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Tuesday, March 14, 2000 - Page updated at 12:00 AM

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STEVE KELLEY

Gwynn, Marino show rare loyalty

Times staff columnist

PEORIA, Ariz. - Tony Gwynn sat in the thickly macho environment of the San Diego Padres' clubhouse and fought back tears.

The news conference announcing Dan Marino's retirement yesterday from football was on television, and every time Marino's voice cracked, Gwynn's eyes began to water.

And when the former Miami quarterback talked about the pride he felt playing 17 years in the same city, for the same team, Gwynn's throat got dry.

"One day, Tony, that's going to be you," a teammate said.

"Your time's coming," another needled.

Nobody stays in one place anymore.

Not for 17 years like Marino. Not for 19 years like Tony Gwynn.

"To me, it's a special thing to stay in one city; and, watching Dan today, I really felt for him," Gwynn said after another long session of line drives in the Padres' batting cage. "I started thinking that eventually there will come a time when you feel like it's time to go and do something else.

"Watching Dan, you wish it could be a little easier to walk away. But you know what? Eventually that day is going to come to me. Of course you get a little teary-eyed thinking about that."

The comparisons between Gwynn and Marino are obvious. Both have lasted their entire careers in one city. And both are among the best at what they do. And neither has won a world championship.

Marino's quest is over. Gwynn continues to keep the faith.

"The only thing that's driving me now is getting another chance at winning a World Series in San Diego," Gwynn said. "All the batting titles and all-star games, that's not what the game's about. Winning the whole thing. That's the ultimate."

Gwynn and Marino transcend the games in their cities. They aren't merely men in uniforms, they are part of their communities, residents who will stay there after the last game is played.

They are unique. Their loyalty is as anachronistic as black-and-white television.

Even Ray Bourque, who hasn't won a Stanley Cup, left the Bruins for Colorado, after 21 years in Boston, asking to be traded to a contender.

"I was watching Bourque and thinking that I don't think I could say to the Padres, `Hey, I want you guys to trade me.' " Gwynn said. "Winning wouldn't mean as much to me doing it in somebody else's uniform, especially if I went there in the middle of the season. I think that would be a little weird.

"People can say all they want about how a guy should go here or go there and make all the money and have all of the notoriety. But to me, there's a special bond with the organization you start with."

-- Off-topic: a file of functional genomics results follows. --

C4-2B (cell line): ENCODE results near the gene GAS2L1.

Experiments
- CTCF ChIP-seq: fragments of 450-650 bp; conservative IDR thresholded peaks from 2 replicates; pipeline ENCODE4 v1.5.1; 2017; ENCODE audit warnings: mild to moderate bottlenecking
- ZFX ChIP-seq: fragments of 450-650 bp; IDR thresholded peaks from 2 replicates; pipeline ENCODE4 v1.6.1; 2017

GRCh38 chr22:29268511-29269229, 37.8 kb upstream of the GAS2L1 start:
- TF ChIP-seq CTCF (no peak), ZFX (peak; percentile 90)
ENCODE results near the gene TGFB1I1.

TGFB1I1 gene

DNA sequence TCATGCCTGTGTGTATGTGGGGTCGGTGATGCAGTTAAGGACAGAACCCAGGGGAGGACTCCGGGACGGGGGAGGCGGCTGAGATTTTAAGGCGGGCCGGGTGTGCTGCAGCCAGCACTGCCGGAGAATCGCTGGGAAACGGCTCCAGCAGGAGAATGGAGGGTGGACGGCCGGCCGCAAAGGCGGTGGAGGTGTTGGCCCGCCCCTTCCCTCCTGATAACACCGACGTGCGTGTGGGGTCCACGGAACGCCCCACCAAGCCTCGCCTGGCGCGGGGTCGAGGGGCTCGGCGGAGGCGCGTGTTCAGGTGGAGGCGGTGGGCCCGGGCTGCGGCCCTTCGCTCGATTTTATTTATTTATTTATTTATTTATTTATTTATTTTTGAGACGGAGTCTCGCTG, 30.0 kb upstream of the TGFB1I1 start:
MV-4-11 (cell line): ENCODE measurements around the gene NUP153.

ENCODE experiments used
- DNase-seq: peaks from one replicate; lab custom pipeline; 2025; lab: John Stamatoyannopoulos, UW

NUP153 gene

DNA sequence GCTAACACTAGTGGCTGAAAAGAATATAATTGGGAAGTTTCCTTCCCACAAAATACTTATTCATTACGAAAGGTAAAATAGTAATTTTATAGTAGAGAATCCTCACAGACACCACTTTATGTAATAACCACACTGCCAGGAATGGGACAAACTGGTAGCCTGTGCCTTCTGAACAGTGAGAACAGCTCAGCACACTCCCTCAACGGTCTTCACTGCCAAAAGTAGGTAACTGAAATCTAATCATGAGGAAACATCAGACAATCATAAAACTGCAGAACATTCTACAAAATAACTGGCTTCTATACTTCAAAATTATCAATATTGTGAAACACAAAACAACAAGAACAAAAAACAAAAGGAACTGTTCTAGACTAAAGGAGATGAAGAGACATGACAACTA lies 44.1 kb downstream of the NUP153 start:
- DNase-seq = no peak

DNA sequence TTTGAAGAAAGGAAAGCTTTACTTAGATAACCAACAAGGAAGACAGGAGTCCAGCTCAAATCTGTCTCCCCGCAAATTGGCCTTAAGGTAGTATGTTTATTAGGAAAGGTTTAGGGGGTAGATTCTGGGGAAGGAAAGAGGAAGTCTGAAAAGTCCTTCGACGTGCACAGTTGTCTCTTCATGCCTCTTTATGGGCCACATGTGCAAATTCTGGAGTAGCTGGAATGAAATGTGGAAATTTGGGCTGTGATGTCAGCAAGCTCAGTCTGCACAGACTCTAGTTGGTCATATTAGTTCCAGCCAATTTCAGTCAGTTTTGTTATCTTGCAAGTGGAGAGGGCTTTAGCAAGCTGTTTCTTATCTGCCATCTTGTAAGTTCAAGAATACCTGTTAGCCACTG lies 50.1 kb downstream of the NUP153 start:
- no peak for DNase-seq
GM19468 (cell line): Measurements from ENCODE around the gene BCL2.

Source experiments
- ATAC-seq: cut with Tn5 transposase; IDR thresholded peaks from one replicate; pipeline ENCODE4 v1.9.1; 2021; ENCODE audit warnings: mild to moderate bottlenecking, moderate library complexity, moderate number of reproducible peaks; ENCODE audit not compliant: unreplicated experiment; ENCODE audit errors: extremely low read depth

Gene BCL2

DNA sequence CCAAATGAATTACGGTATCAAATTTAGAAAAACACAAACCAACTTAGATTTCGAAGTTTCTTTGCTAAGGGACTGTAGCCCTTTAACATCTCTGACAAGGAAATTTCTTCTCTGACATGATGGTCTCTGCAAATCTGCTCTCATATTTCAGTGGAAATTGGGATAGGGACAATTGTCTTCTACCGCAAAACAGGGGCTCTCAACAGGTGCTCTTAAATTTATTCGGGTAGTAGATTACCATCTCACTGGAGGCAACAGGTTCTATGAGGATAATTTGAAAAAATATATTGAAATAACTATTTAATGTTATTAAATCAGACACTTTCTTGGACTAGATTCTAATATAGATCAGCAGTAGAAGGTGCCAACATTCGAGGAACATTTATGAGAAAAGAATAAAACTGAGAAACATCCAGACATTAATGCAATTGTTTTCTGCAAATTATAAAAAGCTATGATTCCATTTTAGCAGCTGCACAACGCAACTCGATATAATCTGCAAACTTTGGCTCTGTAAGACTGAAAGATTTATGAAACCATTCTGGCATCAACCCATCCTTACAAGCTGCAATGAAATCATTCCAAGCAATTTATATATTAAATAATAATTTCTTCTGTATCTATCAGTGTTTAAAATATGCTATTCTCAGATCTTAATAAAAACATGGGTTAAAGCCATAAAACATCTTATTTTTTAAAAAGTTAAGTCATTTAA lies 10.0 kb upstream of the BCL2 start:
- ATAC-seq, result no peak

Like your first love, your first car, your first home, your first team should mean something to you.

"It's a two-way street," Gwynn said. "Guys like Cal Ripken, Barry Larkin, Mark Grace and me, we're all fortunate that our clubs still want us to be part of their everyday thing. Now we're getting patted on the back for being loyal, but it works both ways."

Gwynn grew up a Dodger fan in Long Beach. He didn't need a scorecard when he went to the games. He felt a bond with their players - Davey Lopes, Ron Cey, Steve Garvey and Bill Russell.

They were every-day Dodgers, every year. That team was one of the reassuring constants in Gwynn's life.

"Eight years, they were in the lineup together," Gwynn said. "Lopes, Cey, Garvey and Russell, you knew they were going to be there. You knew they were going to be Dodgers. You could depend on it. Even when Garvey came and played with us, I always considered him a Dodger.

"That's the way I grew up. So when I came here, early on, I told myself this was the place I wanted to play my whole career."

Things change in baseball like the four seasons. Players move. Roger Clemens becomes a New York Yankee. Randy Johnson is a Diamondback. Kevin Brown is a Dodger. Ken Griffey Jr. is a Cincinnati Red.

"I applaud what Griffey did," Gwynn said. "It's not every day you get a player of the magnitude of a Griffey Junior, who could go pretty much wherever he wanted and make just a boodle of cash and he decides instead he wants to go home and takes less cash to do it. That says something about the person."

Gwynn was asked to imagine himself in a Yankee uniform, in right field, playing out the string with a World Series contender.

Will he ever say never?

"No, but I have a lot of pride in this now," Gwynn said. "That's a big part of the equation. I hope the Padres trust me enough to know that when it's time to go, I'll know it's time to go."

Gwynn is far from finished, but he sat in his clubhouse yesterday and watched Marino fight through tears and felt a kinship that few athletes understand anymore.p

You can contact Steve Kelley by voice mail at 206-464-2176.

Copyright (c) 2000 Seattle Times Company, All Rights Reserved.

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